In February, I had the opportunity to travel to the USTA National Campus in Lake Nona, Florida. Over 100 administrators and coaches from the 17 USTA Sections were invited to participate in the 2019 Junior Pathway Symposium. I attended with the contingent from the USTA Southwest. The purpose of the Symposium was to align the efforts of the stakeholders around the country to the USTA's Net Generation program goals. Specifically, the focus was on the philosophy and procedures for developing junior players through Red, Orange, Green, and Yellow, and growing the players through these stages based on their skill level.
From the first presentation, I knew that the Symposium was going to be a very valuable experience. Neeru Jayanthi, M.D. started us off with an in-depth discussion on early specialization in sports, and the data that has been collected about early specialization and injuries. Although it was a tennis conference, it's important to remember, for the physical and emotional health of our players, that it can't be all tennis, all the time.
Throughout the next three days, we had a series of presentations regarding the future of tennis development and the junior pathway through tournaments, competencies, and early development camps. We spent time on court discussing performance levels and assessing players, developing an awareness of the distinct levels for each stage in a player's development. Some of the best conversations came through our group work, during which the coaches and administrators came together to talk about best practices to help players, parents, and coaches all come together as a more united front.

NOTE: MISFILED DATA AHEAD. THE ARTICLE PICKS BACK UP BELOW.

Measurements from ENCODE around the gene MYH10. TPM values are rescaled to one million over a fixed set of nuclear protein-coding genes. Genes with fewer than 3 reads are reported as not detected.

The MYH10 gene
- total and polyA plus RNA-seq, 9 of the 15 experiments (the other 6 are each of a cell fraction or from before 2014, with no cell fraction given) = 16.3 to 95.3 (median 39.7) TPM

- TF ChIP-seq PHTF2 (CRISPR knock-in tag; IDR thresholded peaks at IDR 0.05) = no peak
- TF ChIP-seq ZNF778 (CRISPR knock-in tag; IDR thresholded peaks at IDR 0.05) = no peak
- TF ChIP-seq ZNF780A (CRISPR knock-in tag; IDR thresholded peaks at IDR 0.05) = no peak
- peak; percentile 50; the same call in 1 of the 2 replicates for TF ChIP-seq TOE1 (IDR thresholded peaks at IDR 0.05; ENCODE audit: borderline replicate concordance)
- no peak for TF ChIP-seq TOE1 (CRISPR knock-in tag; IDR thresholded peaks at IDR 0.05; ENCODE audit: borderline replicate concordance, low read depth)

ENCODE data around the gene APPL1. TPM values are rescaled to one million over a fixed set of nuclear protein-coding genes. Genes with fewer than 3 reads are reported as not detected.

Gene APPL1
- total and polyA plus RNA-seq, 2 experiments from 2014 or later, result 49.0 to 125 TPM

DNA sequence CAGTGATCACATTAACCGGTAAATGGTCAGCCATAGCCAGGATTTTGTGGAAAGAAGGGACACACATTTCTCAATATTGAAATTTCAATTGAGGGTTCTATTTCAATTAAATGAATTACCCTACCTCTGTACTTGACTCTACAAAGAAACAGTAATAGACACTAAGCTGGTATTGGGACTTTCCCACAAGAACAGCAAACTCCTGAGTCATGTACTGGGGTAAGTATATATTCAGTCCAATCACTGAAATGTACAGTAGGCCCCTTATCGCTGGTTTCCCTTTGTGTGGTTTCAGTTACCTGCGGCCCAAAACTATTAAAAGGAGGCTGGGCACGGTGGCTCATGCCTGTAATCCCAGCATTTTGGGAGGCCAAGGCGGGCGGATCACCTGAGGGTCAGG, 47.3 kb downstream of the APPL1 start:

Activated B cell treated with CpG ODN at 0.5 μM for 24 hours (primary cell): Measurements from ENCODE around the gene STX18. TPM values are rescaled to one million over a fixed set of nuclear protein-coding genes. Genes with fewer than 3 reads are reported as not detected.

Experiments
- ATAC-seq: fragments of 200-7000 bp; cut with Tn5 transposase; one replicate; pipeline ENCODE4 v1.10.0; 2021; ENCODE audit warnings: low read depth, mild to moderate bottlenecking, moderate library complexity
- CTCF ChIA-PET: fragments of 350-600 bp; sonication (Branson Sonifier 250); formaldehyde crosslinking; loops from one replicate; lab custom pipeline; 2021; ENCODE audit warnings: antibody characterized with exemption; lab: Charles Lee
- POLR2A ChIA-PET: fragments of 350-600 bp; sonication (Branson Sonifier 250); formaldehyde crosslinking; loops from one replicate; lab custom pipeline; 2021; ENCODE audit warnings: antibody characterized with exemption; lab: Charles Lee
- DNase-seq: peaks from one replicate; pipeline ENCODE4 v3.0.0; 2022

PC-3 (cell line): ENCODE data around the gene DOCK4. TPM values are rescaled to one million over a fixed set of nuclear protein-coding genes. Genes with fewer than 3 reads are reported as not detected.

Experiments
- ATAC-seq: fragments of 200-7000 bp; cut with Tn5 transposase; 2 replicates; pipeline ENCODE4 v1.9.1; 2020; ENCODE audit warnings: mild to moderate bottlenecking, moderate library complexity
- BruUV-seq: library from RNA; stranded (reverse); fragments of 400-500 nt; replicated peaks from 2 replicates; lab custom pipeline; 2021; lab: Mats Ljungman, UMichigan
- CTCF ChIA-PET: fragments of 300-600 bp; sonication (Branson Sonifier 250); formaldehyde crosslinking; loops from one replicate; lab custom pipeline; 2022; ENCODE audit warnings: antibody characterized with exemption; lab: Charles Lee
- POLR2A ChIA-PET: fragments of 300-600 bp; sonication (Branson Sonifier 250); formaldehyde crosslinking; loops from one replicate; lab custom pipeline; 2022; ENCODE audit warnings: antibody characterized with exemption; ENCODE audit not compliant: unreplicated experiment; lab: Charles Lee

I gained a tremendous amount of respect for those at the USTA who are leading tennis development in this country at the national level. It is very easy to be on the outside, looking in with a judgmental eye. For those who really care about the sport and the children we are developing as players, it was clear that these leaders are passionate about their mission, and are trying their best to make a positive impact.
I have been working with shorter racquets, softer balls, and smaller courts for nearly 20 years. I grew up as a coach under the Aussie Mozzie tennis program, which led to the design of Hot Shots Tennis in Australia. After 7 years in the UK, under the LTA's Mini Tennis program, I moved to the US when the USTA's Red/Orange/Green program was in its infancy. I created and implemented two junior development programs before we launched the IJP Tennis program in 2016. So, I have seen a number of approaches to junior player development. Each has its strengths, but none is perfect. I don’t even know if "perfection" exists, but I do know that every year that passes, the ideas and programs keep getting better, and I keep learning and improving as a coach.
The USTA and Net Generation are the way forward for all junior players in this country to enjoy the game of tennis, and play it for their entire lives. This is a life sport and these pathways allow kids to learn and love the game from a much younger age, and develop their passion for the best sport in the world.
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Matt's Point (get it? Match Point!) is Matt's blog covering all the goings-on at IJP Tennis.